Forget everything else you read about the Supreme Court case that could mandate same-sex marriages. All that matters is the swing vote of Justice Anthony Kennedy. He will break the expected 4-to-4 deadlock among the other justices.
How ironic that in this nation designed to be governed by the people, instead a single man will decide the fate both for the institution of marriage and for the related issues of religious freedom. Not even King George III held this much power over the American colonies.
This is why churches representing over 50 million Americas filed a friend-of-the-court brief that squarely targets Justice Kennedy. Faiths representing additional tens of millions also filed similar briefs. They warn that it’s not the lesser number of gays who will be “second-class citizens” — it’s the greater number of believers who now are threatened.
Uniquely among the 150 briefs filed with the court, the churches’ brief singles out Justice Kennedy by name 13 times, quoting his positions in prior decisions which, if followed, should lead the court to reject a same-sex marriage mandate.
When writing the decision which overturned the federal Defense of Marriage Act, Justice Kennedy harped on the notion that same-sex rights are necessary to protect “dignity” and avoid “animus.” The Constitution contains no such language, whereas free exercise of religion is explicitly protected in the First Amendment. Since the justice guides himself by the “dignity” and “animus” buzzwords, the churches explain how the dignity of believers is demeaned if the court decrees that traditional marriage is abhorrent to the Constitution.
To justice Kennedy’s 78-year-old mind, marriage evidently is little more than a status symbol. As he told the lawyers during this week’s oral arguments, “I thought that was the whole purpose of marriage. It bestows dignity on both man and woman in a traditional marriage. It’s dignity-bestowing, and these parties say they want to have that, that same ennoblement.”
But if gay rights deserve dignity, then don’t religious rights deserve it as well? The churches’ brief states, “Recognizing a new right to same-sex marriage would harm religious liberty. That harm is avoidable because neither the Constitution nor this Court’s precedents dictates a single definition of marriage for the nation.”
The churches also address the propagandized notion that there is no basis for opposing gay marriage other than hatred (i.e. “animus”) toward gays: “A decision that traditional marriage laws are grounded in animus would demean us and our beliefs. It would stigmatize us as fools or bigots, akin to racists. In time it would impede full participation in democratic life, as our beliefs concerning marriage, family, and sexuality are placed beyond the constitutional pale.”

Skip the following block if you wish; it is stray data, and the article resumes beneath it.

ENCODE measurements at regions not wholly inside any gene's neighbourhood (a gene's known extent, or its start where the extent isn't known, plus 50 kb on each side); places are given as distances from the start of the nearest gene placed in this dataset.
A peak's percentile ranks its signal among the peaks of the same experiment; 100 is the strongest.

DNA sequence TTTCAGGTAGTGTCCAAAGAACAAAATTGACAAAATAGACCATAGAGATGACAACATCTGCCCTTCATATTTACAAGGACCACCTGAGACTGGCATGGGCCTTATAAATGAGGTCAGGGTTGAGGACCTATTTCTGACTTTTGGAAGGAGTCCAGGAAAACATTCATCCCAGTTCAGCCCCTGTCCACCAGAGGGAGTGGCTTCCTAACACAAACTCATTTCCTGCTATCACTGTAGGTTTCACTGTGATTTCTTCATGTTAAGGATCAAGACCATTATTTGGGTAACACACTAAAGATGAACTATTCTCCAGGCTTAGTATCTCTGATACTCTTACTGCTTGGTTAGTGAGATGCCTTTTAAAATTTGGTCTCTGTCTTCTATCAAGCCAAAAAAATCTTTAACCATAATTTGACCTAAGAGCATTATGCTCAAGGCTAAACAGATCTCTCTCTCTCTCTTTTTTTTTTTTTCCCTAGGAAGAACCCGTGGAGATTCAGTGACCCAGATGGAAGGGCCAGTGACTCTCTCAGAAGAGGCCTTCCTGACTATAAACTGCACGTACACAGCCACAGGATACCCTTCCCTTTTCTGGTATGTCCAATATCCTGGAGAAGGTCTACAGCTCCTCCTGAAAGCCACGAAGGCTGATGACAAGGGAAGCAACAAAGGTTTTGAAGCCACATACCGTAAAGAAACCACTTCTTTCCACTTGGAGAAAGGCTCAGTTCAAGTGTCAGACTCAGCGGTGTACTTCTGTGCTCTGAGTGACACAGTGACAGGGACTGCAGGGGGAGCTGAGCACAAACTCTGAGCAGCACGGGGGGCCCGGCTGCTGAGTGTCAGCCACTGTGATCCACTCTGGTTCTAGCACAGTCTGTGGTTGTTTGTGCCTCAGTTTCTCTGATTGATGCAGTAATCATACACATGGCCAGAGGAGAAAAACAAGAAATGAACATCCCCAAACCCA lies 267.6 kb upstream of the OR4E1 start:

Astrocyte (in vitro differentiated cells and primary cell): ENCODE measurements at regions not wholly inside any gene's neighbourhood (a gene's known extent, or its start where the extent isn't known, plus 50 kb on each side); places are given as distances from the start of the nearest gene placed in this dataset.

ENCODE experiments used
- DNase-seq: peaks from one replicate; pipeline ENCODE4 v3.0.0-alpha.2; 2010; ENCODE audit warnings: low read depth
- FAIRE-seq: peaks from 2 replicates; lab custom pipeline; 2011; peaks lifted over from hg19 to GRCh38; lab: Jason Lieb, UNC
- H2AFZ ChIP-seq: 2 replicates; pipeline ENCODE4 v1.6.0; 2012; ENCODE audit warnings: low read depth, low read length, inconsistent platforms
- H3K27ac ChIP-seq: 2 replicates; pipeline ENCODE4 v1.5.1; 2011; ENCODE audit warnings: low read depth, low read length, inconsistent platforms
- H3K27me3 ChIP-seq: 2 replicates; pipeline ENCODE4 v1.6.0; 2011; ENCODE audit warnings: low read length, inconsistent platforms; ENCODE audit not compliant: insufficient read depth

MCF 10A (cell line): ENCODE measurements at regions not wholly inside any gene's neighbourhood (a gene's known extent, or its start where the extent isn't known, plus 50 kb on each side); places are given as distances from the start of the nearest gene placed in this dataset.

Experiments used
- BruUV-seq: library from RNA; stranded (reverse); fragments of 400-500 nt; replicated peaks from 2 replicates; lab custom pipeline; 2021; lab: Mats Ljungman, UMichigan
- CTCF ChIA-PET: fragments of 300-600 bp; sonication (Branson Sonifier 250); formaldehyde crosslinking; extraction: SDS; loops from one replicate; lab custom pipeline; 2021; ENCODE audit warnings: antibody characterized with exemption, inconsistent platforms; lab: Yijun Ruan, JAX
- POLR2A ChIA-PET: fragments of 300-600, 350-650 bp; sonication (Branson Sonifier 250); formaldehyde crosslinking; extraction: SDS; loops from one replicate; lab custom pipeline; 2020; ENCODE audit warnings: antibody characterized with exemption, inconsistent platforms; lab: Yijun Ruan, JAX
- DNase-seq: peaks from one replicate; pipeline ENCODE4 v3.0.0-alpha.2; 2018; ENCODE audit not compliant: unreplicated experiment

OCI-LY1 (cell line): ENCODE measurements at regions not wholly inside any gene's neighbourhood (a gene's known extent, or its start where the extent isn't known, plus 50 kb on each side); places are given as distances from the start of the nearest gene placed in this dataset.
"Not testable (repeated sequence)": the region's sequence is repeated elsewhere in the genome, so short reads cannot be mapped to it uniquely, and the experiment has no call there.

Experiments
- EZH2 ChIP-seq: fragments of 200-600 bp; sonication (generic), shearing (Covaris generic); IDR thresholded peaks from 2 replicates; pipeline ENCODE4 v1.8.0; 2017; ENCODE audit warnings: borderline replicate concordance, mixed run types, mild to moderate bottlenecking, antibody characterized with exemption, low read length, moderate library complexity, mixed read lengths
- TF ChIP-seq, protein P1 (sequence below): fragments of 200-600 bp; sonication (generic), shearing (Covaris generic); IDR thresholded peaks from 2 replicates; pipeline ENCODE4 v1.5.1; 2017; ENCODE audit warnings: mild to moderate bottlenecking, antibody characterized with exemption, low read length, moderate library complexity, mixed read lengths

The groups sounding this warning include the National Association of Evangelicals; The Church of Jesus Christ of Latter-day Saints; The Ethics & Religious Liberty Commission of the Southern Baptist Convention; The Lutheran Church — Missouri Synod; the Assemblies of God; the Free Methodist Church - USA; the International Pentecostal Holiness Church; and several more.
Demoting people of faith to second-class citizenship is a valid concern. It’s not just the same-sex movement — The Obama Administration and a phalanx of liberals are working to confine “free exercise of religion” to the right to worship within the walls of a church. In hospitals, schools, adoption agencies and all other ministries, faiths are being told that they must do whatever government dictates (such as providing contraceptives and abortions).
A new right to be treated with dignity is identical with a right to avoid being offended. That is the dangerous claim of a right to dictate how others behave. The original goal asserted by the radical gay rights movement was to avoid having their behavior controlled by others. They have reversed that, switching to a goal of power to dictate to everybody else.
Millions have been disenfranchised because judges have refused to accept what voters said in dozens of state elections, namely that marriage should be between one man and one woman. Period. Yet courts have ignored them by reading millions of minds and deciding that bigotry (“animus”) was the basis of their votes. Those millions get no respect — no dignity.
Why? Because it all comes down to power. More power for unelected judges and unelected bureaucrats. Less power for ordinary Americans to decide what our laws shall be on marriage. And on everything else.
Government by the people? Say bye-bye to that.
• Former Congressman Ernest Istook is president of Americans for Less Regulation. Subscribe to his free newsletter here:
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